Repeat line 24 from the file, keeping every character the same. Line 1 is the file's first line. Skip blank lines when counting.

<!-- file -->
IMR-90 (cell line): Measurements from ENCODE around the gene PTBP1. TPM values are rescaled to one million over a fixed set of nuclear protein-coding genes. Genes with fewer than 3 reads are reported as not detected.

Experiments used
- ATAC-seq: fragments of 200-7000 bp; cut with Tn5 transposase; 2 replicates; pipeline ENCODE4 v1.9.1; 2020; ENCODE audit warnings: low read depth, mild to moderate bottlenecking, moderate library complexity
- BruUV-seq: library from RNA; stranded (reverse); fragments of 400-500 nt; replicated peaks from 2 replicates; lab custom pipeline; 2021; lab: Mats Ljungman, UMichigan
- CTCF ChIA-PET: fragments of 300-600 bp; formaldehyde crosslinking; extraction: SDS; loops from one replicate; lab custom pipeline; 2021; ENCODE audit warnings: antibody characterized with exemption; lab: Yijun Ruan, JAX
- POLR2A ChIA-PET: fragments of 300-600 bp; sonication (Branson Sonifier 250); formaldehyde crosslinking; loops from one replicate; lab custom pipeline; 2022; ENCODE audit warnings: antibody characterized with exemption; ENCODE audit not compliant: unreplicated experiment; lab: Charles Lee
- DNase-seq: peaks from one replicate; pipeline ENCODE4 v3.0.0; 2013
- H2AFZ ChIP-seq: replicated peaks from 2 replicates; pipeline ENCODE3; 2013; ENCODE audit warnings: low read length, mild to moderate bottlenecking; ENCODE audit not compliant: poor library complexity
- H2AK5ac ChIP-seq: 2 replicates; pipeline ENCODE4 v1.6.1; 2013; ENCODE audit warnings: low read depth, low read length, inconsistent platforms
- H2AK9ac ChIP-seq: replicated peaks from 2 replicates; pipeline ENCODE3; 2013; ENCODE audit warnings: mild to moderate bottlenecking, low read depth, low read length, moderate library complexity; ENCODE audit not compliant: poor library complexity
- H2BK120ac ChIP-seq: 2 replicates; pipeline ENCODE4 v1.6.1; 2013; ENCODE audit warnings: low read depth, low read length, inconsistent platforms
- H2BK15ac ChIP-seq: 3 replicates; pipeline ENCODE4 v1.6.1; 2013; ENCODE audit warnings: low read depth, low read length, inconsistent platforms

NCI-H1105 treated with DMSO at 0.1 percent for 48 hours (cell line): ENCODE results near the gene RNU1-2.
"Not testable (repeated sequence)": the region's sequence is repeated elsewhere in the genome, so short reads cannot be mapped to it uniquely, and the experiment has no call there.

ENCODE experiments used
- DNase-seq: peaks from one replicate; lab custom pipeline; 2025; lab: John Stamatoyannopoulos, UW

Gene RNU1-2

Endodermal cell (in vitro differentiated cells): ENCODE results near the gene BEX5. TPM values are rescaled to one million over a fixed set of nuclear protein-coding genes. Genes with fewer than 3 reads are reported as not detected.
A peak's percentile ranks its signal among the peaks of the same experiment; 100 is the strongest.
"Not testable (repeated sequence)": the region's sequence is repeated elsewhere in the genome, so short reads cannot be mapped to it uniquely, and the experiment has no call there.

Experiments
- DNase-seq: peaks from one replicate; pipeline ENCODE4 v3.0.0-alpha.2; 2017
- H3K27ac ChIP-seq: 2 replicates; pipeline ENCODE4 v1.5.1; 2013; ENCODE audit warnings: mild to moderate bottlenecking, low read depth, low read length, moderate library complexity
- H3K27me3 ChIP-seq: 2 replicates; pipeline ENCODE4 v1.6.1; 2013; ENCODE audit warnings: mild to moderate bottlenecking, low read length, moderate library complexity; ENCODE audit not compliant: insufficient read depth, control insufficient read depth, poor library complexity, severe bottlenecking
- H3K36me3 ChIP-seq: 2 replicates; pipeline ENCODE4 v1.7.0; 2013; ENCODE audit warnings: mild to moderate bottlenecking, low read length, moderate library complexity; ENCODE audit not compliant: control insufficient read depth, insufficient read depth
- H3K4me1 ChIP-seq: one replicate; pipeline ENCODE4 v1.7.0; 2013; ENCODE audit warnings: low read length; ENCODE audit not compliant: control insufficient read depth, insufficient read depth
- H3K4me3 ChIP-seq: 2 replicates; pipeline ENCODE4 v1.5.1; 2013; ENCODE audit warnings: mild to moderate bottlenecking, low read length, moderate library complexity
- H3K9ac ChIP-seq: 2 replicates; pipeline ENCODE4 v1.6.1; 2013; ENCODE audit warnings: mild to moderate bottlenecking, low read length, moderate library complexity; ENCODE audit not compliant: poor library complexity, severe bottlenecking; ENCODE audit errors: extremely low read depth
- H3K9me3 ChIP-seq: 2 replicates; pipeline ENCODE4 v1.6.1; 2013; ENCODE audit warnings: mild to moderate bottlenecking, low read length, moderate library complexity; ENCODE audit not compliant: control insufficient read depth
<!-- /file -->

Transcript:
- H3K27me3 ChIP-seq: 2 replicates; pipeline ENCODE4 v1.6.1; 2013; ENCODE audit warnings: mild to moderate bottlenecking, low read length, moderate library complexity; ENCODE audit not compliant: insufficient read depth, control insufficient read depth, poor library complexity, severe bottlenecking